4. Boot Camp

“In the hard times,
we learn to hold on to Jesus.”
— Wayne Watson


I’d been married to Prince Charming for five long years when I began to notice that there was an increasing absence of “color” in my world. In the mid-1970s, nursery monitors had yet to be invented, and word was out that children were dying from a mysterious medical condition known as SIDS — Sudden Infant Death Syndrome.

I felt convicted to wake up periodically during every night to make sure my babies were still breathing.

My overall energy level was  reduced considerably simply by working to still my mind and fall asleep. Then it dipped lower each time I slung my feet over the edge of the bed, left the comforting warmth of my covers — both of my children were infants during winter — and shuffle to the basinet in the adjoining nursery. In retrospect, it occurs to me that I could have simply moved the basinet into the master bedroom to alleviate my anxiety. But in 1974 and 1977 that simply was not done.

At that time, most husbands didn’t get up during the night to help care for babies.  That was the mother’s responsibility. Husbands were the “providers” for the homemakers and however many kids that were spawned. We were just coming out of the era where men came home from work to the newspaper, pipe and slippers that awaited him after a hard day. Though Chuck didn’t smoke a pipe and preferred bare feet to slippers, he was still of the 1950’s mindset and felt he needed his sleep.

So I had abundant opportunities, while rocking my babies through the night into the early  hours of morning, to ponder the shadows and cold shades of gray that surrounded and taunted me. And I did a lot of contemplating — my past, my present, and my doubts about what my future would hold.

Now I understand that brooding was not a good thing for my emotional well-being.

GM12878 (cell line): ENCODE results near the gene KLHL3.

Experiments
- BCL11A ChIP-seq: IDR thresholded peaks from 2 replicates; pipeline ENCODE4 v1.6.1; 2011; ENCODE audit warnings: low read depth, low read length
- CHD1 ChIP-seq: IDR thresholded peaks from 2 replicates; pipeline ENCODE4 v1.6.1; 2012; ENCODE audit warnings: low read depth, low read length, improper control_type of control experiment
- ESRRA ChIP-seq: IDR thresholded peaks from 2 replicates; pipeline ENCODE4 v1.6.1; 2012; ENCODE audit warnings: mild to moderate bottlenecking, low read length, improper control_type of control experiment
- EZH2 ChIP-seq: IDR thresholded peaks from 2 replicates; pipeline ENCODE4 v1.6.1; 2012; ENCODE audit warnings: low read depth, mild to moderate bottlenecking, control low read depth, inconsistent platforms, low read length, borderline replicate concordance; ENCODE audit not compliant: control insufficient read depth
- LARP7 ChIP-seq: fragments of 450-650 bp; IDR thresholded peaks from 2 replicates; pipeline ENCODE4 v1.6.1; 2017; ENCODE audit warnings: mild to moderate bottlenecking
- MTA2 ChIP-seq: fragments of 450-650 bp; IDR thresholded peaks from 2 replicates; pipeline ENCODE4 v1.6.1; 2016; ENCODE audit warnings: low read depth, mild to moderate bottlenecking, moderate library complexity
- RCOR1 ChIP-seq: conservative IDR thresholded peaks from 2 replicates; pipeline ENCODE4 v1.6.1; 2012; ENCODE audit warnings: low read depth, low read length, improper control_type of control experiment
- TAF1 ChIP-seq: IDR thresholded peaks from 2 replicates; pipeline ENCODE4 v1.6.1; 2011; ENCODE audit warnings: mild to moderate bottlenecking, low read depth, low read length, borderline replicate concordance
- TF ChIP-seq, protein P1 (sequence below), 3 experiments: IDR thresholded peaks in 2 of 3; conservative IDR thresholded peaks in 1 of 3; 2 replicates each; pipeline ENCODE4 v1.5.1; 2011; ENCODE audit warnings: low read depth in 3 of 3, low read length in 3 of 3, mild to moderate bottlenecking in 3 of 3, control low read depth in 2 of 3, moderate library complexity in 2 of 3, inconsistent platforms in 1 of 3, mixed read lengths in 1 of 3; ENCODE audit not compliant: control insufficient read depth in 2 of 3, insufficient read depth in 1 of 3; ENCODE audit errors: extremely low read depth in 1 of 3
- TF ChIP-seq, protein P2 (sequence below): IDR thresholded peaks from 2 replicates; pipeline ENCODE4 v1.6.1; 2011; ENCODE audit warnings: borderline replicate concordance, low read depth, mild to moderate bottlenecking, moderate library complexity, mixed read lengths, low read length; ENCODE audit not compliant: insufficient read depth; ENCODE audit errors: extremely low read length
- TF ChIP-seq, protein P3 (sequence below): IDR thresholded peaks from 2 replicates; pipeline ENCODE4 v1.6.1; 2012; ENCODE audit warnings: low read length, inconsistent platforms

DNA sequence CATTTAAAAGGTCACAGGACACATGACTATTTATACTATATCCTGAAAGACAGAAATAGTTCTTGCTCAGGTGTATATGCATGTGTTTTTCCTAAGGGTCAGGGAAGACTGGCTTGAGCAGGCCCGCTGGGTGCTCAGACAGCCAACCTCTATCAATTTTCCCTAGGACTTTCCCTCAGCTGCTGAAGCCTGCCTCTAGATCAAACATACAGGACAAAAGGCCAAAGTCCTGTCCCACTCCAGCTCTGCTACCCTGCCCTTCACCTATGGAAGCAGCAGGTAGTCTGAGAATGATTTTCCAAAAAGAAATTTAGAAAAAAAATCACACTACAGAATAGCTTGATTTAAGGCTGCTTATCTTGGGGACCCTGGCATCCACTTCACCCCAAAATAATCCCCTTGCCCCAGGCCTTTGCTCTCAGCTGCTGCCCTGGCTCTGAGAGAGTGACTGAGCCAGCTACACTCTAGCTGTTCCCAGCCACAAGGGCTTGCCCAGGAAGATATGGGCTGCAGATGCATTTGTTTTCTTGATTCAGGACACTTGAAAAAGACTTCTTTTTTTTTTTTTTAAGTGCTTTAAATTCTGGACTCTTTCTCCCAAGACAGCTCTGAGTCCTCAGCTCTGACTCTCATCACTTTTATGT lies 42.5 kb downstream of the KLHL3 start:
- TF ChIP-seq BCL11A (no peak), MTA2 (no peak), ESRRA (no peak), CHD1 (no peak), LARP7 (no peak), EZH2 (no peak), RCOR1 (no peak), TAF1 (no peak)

One day, as I dejectedly trudged past the doorway to Lisa’s bedroom with a stack of folded laundry in my arms, I heard her three-year-old voice pretending to talk into her toy telephone (with a coiled cord and circular dial). “I don’t know what’s wrong.” She spoke with a serious tone. “I just cry and cry all the day.”

I suddenly felt icy cold, and I remember thinking, “I cannot pass this dreadful legacy on to my daughter!” At that moment, my journey changed course. I set out on a mission to convince my husband that we had a problem, and he could no longer remain oblivious.

Things went on as usual until one day when my emotions collapsed, taking us both by surprise. Since it was actually my problem, our first attempt at a solution was for me to see a random psychologist.  She turned out to be a non-practicing Jew who recommended that I buy dishes at a yard sale, go into the garage, and smash them against the concrete. That would relieve the frustrations that I’d been feeling. When I declined to do that, she recommended I see her colleague, a psychologist who charged $60 for 1/2 hour, who could prescribe an antidepressant (to lift my emotions) and Valium (to level them out). That did not go well either.  So Chuck agreed to go with me to a Christian counselor.

Dr. Goode was a man of God who attempted to help us view our conflicts from a Christ-like perspective. But he also recognized the psychological issues at play that were rooted in the post-World War II idealism and the turbulent leftovers of the 1960s culture war that had taken a toll on both Chuck and me. There were also undercurrents of a very basic instinct — fear.

I learned during the counseling process that I was afraid of so many things, I’d become shrouded in negativity. And in a rare candid moment, Chuck admitted the he feared losing me. That’s why he had smothered me with protective behavior from the beginning of our union. His admission didn’t magically fix our damaged relationship, but it helped me better understand a complex part of the problem and provided momentum toward healing.

A technique called “guided imagery” was effective in addressing my severe depression. Dr. Goode led me through a number of positive visualizing exercises to “reprogram” my horribly negative thought patterns. Slowly, it became easier for me to sidestep fear and decline the company of depressing mindsets. And, once again, I began noticing vibrant colors displayed in the world around me.

I’ve heard from those with experience in the military, that Boot Camp is agonizing. However, the process is necessary in order to prepare for even tougher things to come.

“The Lord is a refuge for the oppressed,
a stronghold in times of trouble.

    Those who know your name will trust in you;
for you, Lord, have not forsaken those who seek you.”

    (Psalm 9:9-10)


A RUST REMOVER: For one week, keep a journal of the emotions you experience during each 24-hour time period. Keep your entries brief, perhaps just an arrow pointing up or down and a squiggly line for moments of anxiety. Include the time of day, and in parentheses try to identify what may have caused you to feel that way. At the end of seven to ten days, study what you wrote and see if a pattern appears. Then ask the Holy Spirit to help you use the information that you’ve gathered as a tool to handle pitfalls with greater success.